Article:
A recovering petrolhead writes…
This is an absolutely pristine Bristol 400 spotted the other day in a supermarket car park. The 400 was the first car produced by a spinoff from the British Aeroplane Company (BAC) after the war, with a design inspired by two pre-war BMW cars. It was IMO the only beautiful car that Bristol produced.
Quote of the Day
“In newspaper work you have to learn to forget every day what happened the day before. Newspaper work is valuable up to the point it begins to destroy your memory.
- Ernest Hemingway (quoted in Mick Fealty’s fine piece which is today’s Long Read).
Musical alternative to the morning’s radio news
Joan Baez and Jackson Brown | Before the deluge | Live at the Beacon Theatre, New York
Many thanks to Ian Clark for the suggestion.
Long Read of the Day
If Populism is a rational response to how we chose to structure our political debates, we need to slow things down…
Great blog post by Mick Fealty about the implications of a loss of accountability in politics (and the reporting of it). It’s happening, he says,
partly because it (politics) has become more performative and much less informational and communicative. Autocratic politicians always do performance much better than pure democrats.
It’s key to their appeal. But in doing so they fuel a flight from the world as it is (with all its impossible and inconsumable complexity). Infinitude scares us, tires us, wears us down making us vulnerable to performative demagogic charlatans.
The dominance of polling in political reporting doesn’t help either. If popularity has become the new single currency why are we surprised that those who front load that quality come to dominate political debate?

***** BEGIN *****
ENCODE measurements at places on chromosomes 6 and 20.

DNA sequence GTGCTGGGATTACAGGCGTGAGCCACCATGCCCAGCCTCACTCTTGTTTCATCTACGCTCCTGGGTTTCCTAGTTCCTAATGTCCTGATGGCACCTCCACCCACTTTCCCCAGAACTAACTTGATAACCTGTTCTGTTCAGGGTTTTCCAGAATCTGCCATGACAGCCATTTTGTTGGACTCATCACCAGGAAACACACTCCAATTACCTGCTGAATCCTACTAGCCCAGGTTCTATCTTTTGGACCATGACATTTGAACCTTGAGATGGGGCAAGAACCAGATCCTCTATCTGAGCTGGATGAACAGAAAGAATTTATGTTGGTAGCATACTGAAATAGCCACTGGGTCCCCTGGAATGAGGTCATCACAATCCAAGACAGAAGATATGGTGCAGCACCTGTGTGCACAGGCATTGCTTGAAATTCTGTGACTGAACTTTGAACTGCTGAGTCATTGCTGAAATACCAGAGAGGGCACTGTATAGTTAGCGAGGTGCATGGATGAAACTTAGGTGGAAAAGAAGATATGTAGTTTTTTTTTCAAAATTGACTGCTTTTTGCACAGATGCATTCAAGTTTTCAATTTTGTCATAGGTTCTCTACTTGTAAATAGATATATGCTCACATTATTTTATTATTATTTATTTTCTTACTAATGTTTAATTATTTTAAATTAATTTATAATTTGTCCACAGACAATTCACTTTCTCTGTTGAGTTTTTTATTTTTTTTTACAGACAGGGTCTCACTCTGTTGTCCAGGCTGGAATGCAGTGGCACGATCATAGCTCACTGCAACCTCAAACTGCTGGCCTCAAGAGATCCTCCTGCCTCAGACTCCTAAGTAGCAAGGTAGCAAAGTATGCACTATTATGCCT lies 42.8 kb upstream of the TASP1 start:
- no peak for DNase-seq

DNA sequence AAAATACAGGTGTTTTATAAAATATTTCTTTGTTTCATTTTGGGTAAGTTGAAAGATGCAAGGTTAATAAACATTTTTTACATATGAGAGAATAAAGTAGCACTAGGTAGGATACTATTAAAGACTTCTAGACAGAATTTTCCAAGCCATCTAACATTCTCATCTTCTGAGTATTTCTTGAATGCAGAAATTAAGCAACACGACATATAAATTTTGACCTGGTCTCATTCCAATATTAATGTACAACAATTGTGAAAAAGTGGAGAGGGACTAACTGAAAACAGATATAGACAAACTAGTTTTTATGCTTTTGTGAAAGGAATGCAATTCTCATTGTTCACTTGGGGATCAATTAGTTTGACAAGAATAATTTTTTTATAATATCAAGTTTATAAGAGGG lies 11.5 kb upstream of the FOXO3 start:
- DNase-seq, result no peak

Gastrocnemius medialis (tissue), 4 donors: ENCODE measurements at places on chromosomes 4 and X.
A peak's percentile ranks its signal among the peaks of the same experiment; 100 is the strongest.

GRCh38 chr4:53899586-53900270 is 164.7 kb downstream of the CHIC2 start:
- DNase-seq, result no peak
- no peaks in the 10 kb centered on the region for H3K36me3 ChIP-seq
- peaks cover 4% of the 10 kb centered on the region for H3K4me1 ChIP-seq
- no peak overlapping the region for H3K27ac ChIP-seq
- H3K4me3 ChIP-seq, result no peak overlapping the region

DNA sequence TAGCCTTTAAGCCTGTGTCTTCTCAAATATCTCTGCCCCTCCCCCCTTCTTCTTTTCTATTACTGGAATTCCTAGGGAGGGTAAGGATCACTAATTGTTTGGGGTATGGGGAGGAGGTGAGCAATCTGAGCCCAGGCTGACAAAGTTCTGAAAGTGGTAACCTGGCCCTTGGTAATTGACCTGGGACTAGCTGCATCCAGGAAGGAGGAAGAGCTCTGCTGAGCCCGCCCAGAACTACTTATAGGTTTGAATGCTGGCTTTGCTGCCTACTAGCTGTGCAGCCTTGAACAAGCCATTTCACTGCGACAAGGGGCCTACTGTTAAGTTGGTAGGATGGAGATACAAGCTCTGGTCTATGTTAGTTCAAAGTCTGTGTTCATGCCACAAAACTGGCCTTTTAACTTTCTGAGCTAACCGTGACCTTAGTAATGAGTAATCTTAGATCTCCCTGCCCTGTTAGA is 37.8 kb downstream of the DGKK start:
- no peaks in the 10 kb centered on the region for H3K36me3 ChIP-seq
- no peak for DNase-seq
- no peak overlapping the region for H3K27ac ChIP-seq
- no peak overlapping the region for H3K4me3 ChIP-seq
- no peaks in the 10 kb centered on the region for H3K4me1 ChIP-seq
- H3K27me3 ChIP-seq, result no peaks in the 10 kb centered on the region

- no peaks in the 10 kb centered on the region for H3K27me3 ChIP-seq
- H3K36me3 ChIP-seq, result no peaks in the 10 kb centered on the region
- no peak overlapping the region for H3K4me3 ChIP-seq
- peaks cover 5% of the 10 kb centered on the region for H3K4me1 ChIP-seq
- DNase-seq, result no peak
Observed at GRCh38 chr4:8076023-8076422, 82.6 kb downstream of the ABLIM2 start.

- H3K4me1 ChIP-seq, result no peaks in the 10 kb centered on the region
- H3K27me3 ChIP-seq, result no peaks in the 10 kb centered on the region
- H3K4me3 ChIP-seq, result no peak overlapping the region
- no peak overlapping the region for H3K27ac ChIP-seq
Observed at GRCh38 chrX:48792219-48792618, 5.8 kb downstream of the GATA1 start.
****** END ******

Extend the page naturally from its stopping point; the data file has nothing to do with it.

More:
Business air-travel:‘Forever changed’?
Bloomberg report (via Charles Arthur)
A Bloomberg survey of 45 large businesses in the U.S., Europe and Asia shows that 84 per cent plan to spend less on travel post-pandemic. A majority of the respondents cutting travel budgets see reductions of between 20 per cent and 40 per cent, with about two in three slashing both internal and external in-person meetings.
The ease and efficiency of virtual software, cost savings and lower carbon emissions were the primary reasons cited for the cutbacks. According to the Global Business Travel Association, spending on corporate trips could slide to as low as US$1.24 trillion by 2024 from a pre-pandemic peak in 2019 of US$1.43 trillion.
Business travel has “forever changed,” Greg Hayes, CEO of jet-engine maker Raytheon Technologies Corp., said in a Bloomberg Radio interview in July. About 30 per cent of normal commercial air traffic is corporate-related but only half of that is likely mandatory, he said. While the market may eventually recover, sophisticated communication technologies have “really changed our thinking in terms of productivity,” Hayes said.
Having saved billions from slashed travel budgets during the pandemic with only a marginal impact on operations, companies, banks, consulting firms and government offices will be hard pressed to explain why they’d return to their old ways.
They sure will. About time too. One of the (few) gratifying things about the pandemic was its revelation of how inessential (and frivolous) a lot of intercontinental business travel was.
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